When the old timers tell me their deer hunting stories, they often follow a specific pattern. Many involve frosty, cold November mornings sitting atop a wooden ladder stand on either an old logging road or on the edge of a small green field. Images of a half-rotten, ready-to-break platform come to mind. That stand hasn’t been moved (or maintained) in decades and could tell a thousand stories about the hunters who have graced it. The old timers rarely hunted anywhere else. That was their stand for every hunt of the season, and in their mind there was no need for change.
Over the last couple decades we have seen an evolution in deer hunting, with tactics and overall hunting ideologies rapidly changing. We’ve seen a bigger emphasis put on hunting mature bucks, and many are making whitetail management a year-round effort. Hardcore scouting and various management tasks dominate whitetail hunters’ schedules. These are things old timers rarely troubled themselves with.
While we have seen a big shift across the board, one of the most significant changes has been the move to the mobile hunting mindset. While you can’t fault hunters of the past for sitting on that old wooden ladder stand all season long, finding big, mature bucks will often require a different strategy. The message is that if you want to kill big bucks you have to become a mobile deer hunter.
Being Mobile Promotes Adaptability
Deer season spans the majority of fall and early winter. A lot changes in a whitetail’s ecosystem in those months, like mast sources, green food sources, and bedding cover. Being mobile allows you to adapt to the deer’s current needs. Are they keying in on acorns? Set up on a white oak patch. Are they feeding on winter wheat? Hunt a food plot edge. Are the deer moving to deeper cover? Trying focusing on a bedding area. You can’t really do any of that if you’re stuck in one spot.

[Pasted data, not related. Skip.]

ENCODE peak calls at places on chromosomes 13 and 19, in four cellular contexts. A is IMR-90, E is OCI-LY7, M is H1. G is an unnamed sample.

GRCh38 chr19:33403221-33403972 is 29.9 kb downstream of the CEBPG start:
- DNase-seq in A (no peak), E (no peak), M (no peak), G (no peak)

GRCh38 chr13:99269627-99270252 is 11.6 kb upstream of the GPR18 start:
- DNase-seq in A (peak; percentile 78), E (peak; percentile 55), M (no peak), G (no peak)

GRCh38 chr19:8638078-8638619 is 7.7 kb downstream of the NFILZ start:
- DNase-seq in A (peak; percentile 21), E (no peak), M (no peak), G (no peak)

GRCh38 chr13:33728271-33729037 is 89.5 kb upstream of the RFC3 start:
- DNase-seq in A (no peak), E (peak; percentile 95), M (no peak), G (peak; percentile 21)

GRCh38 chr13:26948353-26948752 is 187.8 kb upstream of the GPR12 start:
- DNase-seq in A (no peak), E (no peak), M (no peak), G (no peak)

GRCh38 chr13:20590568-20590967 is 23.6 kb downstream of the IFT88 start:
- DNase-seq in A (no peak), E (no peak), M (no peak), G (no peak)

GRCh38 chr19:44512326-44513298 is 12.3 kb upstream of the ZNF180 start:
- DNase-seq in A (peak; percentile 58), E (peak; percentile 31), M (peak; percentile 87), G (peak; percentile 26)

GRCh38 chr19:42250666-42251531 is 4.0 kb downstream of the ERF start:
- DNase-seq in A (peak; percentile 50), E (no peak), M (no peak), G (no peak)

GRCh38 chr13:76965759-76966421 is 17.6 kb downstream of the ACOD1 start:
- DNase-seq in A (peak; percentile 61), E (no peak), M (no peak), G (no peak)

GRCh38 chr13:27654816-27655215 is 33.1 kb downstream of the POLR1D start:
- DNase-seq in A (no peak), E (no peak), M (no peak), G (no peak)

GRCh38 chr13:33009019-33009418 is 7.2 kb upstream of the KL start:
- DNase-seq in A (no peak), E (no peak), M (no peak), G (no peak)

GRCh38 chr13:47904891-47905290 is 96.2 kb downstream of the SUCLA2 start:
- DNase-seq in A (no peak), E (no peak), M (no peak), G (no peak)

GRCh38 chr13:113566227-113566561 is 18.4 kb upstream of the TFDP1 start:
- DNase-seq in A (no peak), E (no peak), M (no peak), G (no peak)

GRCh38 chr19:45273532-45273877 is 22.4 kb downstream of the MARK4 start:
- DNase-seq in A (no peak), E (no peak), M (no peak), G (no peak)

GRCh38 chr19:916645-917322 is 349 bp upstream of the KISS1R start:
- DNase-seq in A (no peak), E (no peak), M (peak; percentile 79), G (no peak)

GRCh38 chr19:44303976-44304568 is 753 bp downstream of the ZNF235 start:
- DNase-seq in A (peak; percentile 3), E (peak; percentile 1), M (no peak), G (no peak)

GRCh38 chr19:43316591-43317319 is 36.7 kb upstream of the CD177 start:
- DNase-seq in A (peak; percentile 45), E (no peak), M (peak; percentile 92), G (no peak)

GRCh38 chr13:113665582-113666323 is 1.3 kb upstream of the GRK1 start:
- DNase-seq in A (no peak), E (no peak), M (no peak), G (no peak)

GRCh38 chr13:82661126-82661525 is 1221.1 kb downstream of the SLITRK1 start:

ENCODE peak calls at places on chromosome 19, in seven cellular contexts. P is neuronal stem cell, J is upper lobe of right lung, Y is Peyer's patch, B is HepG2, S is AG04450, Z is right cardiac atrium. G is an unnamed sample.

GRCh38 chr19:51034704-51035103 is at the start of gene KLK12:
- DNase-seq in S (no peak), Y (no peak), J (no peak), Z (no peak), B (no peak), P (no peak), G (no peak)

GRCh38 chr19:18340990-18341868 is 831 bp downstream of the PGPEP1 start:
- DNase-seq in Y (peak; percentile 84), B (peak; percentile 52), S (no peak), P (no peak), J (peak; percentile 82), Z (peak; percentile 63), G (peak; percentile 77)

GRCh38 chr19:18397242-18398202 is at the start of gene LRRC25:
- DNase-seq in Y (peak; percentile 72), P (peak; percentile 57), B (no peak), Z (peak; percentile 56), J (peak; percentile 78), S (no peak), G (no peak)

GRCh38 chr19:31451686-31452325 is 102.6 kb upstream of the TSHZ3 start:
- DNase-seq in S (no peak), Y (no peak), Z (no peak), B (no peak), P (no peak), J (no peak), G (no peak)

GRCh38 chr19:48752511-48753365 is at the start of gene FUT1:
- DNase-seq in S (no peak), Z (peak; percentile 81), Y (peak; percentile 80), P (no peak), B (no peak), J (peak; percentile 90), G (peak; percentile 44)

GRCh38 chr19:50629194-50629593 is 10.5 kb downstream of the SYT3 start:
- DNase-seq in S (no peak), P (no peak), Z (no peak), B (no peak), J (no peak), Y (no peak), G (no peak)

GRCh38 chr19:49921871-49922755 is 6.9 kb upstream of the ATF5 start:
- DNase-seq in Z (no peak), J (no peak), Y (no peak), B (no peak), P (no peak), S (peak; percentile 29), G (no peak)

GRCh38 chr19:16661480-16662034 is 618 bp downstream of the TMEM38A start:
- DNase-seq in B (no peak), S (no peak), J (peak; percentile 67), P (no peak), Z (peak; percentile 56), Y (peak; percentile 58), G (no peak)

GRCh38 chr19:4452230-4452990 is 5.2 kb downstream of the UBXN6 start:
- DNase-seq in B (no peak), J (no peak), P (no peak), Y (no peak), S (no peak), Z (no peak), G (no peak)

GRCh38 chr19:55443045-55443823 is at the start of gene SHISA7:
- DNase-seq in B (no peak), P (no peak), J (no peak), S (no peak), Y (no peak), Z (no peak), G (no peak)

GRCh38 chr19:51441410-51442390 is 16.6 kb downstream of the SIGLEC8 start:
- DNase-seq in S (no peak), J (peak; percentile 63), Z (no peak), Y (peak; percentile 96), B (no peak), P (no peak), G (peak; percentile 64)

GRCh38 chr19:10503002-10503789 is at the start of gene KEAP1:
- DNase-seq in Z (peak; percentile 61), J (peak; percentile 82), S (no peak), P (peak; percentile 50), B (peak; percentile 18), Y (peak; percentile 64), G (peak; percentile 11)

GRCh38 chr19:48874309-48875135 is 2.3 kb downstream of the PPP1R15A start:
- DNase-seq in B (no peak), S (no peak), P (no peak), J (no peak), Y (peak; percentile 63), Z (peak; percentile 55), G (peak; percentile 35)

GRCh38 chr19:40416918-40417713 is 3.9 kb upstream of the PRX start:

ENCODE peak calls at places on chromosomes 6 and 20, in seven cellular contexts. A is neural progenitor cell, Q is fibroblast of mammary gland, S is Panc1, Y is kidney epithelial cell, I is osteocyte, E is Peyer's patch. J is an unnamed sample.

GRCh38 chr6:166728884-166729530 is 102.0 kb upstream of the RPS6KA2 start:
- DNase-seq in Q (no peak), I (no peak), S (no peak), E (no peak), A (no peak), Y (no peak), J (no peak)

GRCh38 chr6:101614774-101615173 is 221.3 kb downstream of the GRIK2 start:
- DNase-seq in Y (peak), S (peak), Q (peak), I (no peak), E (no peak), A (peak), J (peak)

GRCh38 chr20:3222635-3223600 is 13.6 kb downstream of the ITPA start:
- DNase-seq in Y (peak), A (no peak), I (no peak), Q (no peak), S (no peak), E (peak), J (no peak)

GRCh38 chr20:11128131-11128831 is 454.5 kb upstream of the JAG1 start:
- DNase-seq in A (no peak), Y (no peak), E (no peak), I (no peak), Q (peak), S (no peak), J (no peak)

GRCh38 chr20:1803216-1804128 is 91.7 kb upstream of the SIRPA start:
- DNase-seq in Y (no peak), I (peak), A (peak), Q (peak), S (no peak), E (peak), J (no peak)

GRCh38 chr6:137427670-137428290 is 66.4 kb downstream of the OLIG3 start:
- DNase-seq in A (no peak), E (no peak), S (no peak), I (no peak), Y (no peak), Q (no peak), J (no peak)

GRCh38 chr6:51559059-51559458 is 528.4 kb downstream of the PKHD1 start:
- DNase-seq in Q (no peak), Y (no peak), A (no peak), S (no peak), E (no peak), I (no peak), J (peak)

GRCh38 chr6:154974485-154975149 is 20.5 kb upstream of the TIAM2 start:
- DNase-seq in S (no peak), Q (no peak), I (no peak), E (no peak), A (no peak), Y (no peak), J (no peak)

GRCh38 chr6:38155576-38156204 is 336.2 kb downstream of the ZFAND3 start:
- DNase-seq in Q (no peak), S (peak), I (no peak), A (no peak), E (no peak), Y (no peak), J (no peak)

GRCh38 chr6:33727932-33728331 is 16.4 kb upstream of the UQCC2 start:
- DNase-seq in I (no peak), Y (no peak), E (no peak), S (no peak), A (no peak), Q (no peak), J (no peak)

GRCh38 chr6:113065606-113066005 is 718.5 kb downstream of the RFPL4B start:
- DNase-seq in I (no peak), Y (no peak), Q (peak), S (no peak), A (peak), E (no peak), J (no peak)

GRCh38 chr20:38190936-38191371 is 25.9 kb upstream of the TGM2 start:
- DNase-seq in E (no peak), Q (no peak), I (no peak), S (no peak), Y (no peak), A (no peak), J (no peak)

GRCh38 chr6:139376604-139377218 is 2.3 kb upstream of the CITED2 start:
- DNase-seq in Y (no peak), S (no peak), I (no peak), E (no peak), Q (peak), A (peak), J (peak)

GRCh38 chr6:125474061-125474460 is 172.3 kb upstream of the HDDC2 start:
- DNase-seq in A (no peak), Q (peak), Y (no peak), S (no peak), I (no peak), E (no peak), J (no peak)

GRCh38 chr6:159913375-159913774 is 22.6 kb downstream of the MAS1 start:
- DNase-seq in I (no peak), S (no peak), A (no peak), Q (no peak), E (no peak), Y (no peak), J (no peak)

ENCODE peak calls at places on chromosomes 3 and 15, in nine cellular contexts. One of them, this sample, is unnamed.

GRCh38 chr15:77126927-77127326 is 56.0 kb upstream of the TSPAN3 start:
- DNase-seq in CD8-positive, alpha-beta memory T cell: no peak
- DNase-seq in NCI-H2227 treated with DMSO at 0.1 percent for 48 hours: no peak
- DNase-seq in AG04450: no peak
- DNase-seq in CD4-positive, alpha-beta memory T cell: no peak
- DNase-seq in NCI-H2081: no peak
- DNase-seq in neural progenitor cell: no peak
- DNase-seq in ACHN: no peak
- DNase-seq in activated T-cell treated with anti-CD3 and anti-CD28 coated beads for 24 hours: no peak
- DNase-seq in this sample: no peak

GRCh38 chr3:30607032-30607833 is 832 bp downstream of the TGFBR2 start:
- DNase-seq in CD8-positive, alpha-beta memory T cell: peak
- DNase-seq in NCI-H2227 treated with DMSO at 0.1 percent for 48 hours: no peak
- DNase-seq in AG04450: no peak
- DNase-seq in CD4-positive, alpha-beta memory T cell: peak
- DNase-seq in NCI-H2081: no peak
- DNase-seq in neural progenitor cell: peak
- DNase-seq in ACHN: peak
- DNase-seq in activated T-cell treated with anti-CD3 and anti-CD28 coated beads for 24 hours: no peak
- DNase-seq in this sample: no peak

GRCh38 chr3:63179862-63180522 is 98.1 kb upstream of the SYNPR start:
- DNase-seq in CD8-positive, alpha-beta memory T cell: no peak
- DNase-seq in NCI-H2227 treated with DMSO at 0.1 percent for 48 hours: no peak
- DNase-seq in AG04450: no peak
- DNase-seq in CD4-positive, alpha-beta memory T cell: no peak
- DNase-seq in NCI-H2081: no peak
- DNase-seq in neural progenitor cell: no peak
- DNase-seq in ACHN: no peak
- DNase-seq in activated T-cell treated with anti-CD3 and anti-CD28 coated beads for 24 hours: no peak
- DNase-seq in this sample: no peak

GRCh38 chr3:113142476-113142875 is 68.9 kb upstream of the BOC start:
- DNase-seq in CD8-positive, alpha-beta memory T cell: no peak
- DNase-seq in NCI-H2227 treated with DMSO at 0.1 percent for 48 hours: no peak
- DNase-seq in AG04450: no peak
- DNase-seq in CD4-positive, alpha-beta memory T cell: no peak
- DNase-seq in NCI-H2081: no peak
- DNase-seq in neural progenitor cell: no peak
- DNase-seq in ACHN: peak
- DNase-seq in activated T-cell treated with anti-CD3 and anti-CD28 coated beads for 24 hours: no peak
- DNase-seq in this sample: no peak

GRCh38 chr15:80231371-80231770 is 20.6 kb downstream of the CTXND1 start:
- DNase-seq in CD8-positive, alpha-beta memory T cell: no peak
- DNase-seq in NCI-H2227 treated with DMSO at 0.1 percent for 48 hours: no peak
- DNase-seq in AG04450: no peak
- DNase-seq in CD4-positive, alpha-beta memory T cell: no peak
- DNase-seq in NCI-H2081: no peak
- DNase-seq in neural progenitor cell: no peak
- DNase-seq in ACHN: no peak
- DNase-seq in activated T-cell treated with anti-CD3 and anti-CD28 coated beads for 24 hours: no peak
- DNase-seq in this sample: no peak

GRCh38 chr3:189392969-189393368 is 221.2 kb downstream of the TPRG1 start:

Just like the changes of season make deer act different, so too does their biological calendar. Early season, pre-rut, rut, post-rut, and late season all bring out different behavior in whitetails. Being mobile allows you to move as the deer move. Not seeing bucks on food sources during the rut? They’re probably looking for estrus does, so hunting near a bedding area or a travel corridor would be a great option.
One huge factor I haven’t mentioned yet is pressure from other hunters. This is very important if you hunt public land or other highly-pressured properties. Being mobile allows you to escape the crowds and find spots where the deer are more comfortable moving in the daytime. If you sit in one stand religiously and wait for the deer to come to you, you are contributing to the increased pressure, and possibly even educating your deer.
Mobile Hunting Benefits Outweigh the Risks
Staying mobile allows you to leave as few indicators of your presence as possible. While being mobile doesn’t mean you can never hunt the same spot twice in a row, it does mean that you should move rather quickly to keep up with the deer and avoid burning out that spot. Keeping deer clueless to the fact that they are being hunted is an advantage, and that leads to killing mature deer.
Utilizing a mobile strategy also forces you to learn new things about your property, your gear, your deer herd, and your mental fortitude. What are the deer doing? Where is the food? Where is the bedding cover? Are they getting pressured? Utilizing a mobile hunting strategy not only helps you answer these questions, but helps you capitalize on your discoveries. Stay in shape, stay in tune, and stay in the game by becoming a mobile deer hunter this fall.
The post Mobile Hunting is King: Why the Days of Sitting in One Stand All Season Should Be Long Gone appeared first on Wide Open Spaces.